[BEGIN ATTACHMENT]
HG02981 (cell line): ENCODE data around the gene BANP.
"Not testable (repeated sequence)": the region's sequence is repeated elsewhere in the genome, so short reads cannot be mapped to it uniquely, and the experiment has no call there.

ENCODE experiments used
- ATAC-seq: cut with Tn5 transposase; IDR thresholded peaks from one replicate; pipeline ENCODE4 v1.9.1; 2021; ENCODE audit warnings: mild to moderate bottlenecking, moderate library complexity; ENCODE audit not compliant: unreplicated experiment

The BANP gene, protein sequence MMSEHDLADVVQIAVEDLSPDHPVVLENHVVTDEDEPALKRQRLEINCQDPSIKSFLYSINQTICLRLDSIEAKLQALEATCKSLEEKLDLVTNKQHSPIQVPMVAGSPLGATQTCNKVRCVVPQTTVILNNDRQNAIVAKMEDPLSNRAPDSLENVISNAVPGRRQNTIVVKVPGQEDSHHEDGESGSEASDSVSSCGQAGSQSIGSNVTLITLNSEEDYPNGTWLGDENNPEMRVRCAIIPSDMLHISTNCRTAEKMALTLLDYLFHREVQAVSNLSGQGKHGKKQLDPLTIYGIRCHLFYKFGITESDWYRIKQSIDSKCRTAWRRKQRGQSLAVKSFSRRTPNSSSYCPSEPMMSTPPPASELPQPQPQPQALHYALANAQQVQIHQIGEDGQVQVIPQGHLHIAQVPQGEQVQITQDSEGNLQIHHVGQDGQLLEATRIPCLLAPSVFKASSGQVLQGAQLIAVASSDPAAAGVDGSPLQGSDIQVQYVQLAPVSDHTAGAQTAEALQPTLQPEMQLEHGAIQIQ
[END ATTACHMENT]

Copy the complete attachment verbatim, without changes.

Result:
HG02981 (cell line): ENCODE data around the gene BANP.
"Not testable (repeated sequence)": the region's sequence is repeated elsewhere in the genome, so short reads cannot be mapped to it uniquely, and the experiment has no call there.

ENCODE experiments used
- ATAC-seq: cut with Tn5 transposase; IDR thresholded peaks from one replicate; pipeline ENCODE4 v1.9.1; 2021; ENCODE audit warnings: mild to moderate bottlenecking, moderate library complexity; ENCODE audit not compliant: unreplicated experiment

The BANP gene, protein sequence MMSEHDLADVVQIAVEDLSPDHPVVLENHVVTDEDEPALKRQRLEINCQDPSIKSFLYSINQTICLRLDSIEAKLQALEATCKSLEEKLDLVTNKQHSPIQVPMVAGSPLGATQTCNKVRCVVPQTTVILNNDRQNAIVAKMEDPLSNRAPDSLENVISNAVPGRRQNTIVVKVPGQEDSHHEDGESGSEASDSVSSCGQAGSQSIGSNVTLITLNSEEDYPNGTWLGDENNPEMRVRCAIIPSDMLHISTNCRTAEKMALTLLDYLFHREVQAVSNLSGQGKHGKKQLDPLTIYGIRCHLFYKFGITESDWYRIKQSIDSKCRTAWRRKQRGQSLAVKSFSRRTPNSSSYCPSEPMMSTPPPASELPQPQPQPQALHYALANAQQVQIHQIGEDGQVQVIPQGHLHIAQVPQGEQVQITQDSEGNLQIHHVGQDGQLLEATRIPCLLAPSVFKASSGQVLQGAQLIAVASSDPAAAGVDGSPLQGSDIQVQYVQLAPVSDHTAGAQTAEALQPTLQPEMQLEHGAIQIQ